Even if it already started a few months ago, the reorganization of the health network continues to take up a lot of the healthcare professionals’ energy, among other things because it changes and makes their workplaces more difficult.
For example, with the new structures come new managers with whom the workers must learn to deal. And, the services are rearranged, merged or even moved, in such a way that they can feel a little lost when it comes to who to speak to. Not easy to follow and to navigate. During this time, the innovations that apply to products, procedures and equipment continue to appear on a regular basis, always disrupting the way of doing things.
In short, the changes in the healthcare setting are so many and quick that they force the healthcare professionals to constantly adjust. They must use their ability to react in order to fit into this movement, failing which their skills, know-how and even their personal skills could become obsolete. The updating of their skills is therefore necessary, and this, not only so that they can keep up with the pace, but also because these developments often raise major issues in occupational health and safety. In fact, all these changes can present a potential risk that the workers must know about, but above all must master sufficiently to be able to protect their health and safety as well as that of their colleagues. In this context, there is a flagrant need for training/education.
Many of the employers often offer training too late, once the damage is done. They react to various warning signs such as an increase in the rate of absenteeism, an increase in the frequency and the seriousness of work accidents or a rise in certain health problems (stress, musculoskeletal disorders, depression, cardiovascular disorders, etc.). Training must then be provided with a certain level of urgency, to try and curb these troubles or to respond to the needs of the workers who are victims of them, sometimes in a deteriorated social climate or under the threat of reprisals. So, ideally, training needs to be dispensed in a proactive manner, with the goal of promoting the adaptation of the organization and the workers to the risks associated with the organizational changes or the modifications of the equipment, tools, methods and procedures. Therefore, we are talking about prevention, an investment intimately linked to the improvement of health and safety, but also the motivation, commitment and mobilization of the workers.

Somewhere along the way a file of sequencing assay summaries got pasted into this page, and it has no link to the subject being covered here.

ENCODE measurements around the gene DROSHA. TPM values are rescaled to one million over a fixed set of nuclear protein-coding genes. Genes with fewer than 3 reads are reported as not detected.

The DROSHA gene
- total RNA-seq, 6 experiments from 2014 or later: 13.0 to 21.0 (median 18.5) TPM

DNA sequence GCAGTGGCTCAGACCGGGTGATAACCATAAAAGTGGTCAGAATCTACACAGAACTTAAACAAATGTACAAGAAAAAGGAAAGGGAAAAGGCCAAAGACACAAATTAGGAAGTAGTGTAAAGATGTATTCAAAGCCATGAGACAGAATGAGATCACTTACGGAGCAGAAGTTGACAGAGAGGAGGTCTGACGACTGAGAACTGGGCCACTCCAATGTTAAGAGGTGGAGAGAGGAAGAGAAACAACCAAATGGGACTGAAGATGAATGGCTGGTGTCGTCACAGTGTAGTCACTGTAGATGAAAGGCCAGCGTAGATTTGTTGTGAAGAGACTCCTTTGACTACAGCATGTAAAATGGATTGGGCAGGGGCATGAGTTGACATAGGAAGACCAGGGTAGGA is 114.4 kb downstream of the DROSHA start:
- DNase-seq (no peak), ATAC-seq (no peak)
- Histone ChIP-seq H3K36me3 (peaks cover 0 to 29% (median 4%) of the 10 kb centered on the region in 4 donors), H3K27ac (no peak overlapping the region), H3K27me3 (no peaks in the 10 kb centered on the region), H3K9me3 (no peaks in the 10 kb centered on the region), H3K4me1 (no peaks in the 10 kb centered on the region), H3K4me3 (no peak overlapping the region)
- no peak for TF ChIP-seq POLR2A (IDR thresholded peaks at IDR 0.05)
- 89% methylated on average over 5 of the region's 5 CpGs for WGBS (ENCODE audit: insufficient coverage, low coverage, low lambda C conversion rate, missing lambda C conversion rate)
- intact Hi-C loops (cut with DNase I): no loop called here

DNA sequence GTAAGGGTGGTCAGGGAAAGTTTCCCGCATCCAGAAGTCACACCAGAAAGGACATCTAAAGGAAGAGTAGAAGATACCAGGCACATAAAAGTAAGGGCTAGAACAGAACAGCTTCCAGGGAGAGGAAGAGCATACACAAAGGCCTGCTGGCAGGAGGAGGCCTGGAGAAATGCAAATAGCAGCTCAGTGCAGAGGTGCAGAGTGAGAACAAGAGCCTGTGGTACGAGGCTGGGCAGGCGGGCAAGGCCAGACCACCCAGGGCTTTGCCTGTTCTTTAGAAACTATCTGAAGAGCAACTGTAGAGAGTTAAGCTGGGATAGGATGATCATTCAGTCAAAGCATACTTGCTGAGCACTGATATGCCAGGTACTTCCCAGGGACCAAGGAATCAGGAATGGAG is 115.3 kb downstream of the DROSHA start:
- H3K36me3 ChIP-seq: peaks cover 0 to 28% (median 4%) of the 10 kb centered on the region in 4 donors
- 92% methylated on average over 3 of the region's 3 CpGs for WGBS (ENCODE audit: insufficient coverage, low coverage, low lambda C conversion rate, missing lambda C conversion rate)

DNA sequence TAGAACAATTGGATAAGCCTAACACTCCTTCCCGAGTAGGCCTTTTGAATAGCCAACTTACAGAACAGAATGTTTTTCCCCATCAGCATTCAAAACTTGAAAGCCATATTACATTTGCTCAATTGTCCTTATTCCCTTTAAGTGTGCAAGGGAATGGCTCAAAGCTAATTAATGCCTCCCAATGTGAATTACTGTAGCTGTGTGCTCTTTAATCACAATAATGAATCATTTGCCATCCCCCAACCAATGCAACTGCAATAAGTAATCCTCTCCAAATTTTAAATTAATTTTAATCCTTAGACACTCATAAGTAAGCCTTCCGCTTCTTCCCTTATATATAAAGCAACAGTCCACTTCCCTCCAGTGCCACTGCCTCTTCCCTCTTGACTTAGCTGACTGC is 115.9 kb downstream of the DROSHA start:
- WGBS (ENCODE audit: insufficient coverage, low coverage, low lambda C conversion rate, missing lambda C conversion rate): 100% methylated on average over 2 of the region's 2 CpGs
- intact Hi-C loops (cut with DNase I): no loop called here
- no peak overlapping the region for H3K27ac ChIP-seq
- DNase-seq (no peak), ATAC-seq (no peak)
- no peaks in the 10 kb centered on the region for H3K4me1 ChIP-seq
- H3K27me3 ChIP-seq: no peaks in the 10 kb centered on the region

The healthcare professionals, faced with an employer who perceives training as an expense instead of an investment, must make the required demands so that their needs are met. That is a key tool for them in being an asset for the organization, but also an essential tool for encouraging a feeling of occupational health and safety, competence, motivation and mobilization.
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In the event of difficulty obtaining the training corresponding to your needs, talk to your local union team who can inform you and support you in your steps.
Section 51 of an Act respecting occupational health and safety (OHS Act) sets out that the employer is obliged, among other things, to “give the worker adequate information as to the risks connected with his work and provide him with the appropriate training, assistance or supervision to ensure that he possesses the skill and knowledge required to safely perform the work assigned to him.”
If this is not already the case, a joint committee can be formed in every institution, to head the human resources development plan (HRDP).
Clause 16.01 of the FIQ collective agreement stipulates that the employer must devote an amount equivalent to 1.34% of the wage bill for human resources development of all the employees in the bargaining unit from April 1 to March 31 of each year.